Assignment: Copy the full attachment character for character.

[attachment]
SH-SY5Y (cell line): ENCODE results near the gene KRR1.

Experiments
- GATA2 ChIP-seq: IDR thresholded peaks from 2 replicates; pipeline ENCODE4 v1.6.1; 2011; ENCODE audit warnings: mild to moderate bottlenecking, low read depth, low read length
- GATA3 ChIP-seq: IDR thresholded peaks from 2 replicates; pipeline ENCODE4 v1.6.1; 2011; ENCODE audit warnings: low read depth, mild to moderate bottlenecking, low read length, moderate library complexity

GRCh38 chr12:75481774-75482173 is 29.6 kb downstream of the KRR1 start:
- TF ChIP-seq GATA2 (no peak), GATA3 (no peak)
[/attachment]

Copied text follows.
SH-SY5Y (cell line): ENCODE results near the gene KRR1.

Experiments
- GATA2 ChIP-seq: IDR thresholded peaks from 2 replicates; pipeline ENCODE4 v1.6.1; 2011; ENCODE audit warnings: mild to moderate bottlenecking, low read depth, low read length
- GATA3 ChIP-seq: IDR thresholded peaks from 2 replicates; pipeline ENCODE4 v1.6.1; 2011; ENCODE audit warnings: low read depth, mild to moderate bottlenecking, low read length, moderate library complexity

GRCh38 chr12:75481774-75482173 is 29.6 kb downstream of the KRR1 start:
- TF ChIP-seq GATA2 (no peak), GATA3 (no peak)